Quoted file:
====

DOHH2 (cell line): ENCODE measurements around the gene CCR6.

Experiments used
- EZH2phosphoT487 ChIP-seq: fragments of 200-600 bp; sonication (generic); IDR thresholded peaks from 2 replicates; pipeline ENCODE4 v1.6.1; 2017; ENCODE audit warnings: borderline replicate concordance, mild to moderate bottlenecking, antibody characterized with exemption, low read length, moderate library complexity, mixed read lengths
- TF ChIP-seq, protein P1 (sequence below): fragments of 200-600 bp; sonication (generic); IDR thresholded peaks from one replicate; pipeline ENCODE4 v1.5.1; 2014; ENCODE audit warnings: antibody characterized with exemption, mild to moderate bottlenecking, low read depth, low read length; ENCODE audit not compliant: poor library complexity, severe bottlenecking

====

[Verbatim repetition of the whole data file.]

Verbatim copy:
DOHH2 (cell line): ENCODE measurements around the gene CCR6.

Experiments used
- EZH2phosphoT487 ChIP-seq: fragments of 200-600 bp; sonication (generic); IDR thresholded peaks from 2 replicates; pipeline ENCODE4 v1.6.1; 2017; ENCODE audit warnings: borderline replicate concordance, mild to moderate bottlenecking, antibody characterized with exemption, low read length, moderate library complexity, mixed read lengths
- TF ChIP-seq, protein P1 (sequence below): fragments of 200-600 bp; sonication (generic); IDR thresholded peaks from one replicate; pipeline ENCODE4 v1.5.1; 2014; ENCODE audit warnings: antibody characterized with exemption, mild to moderate bottlenecking, low read depth, low read length; ENCODE audit not compliant: poor library complexity, severe bottlenecking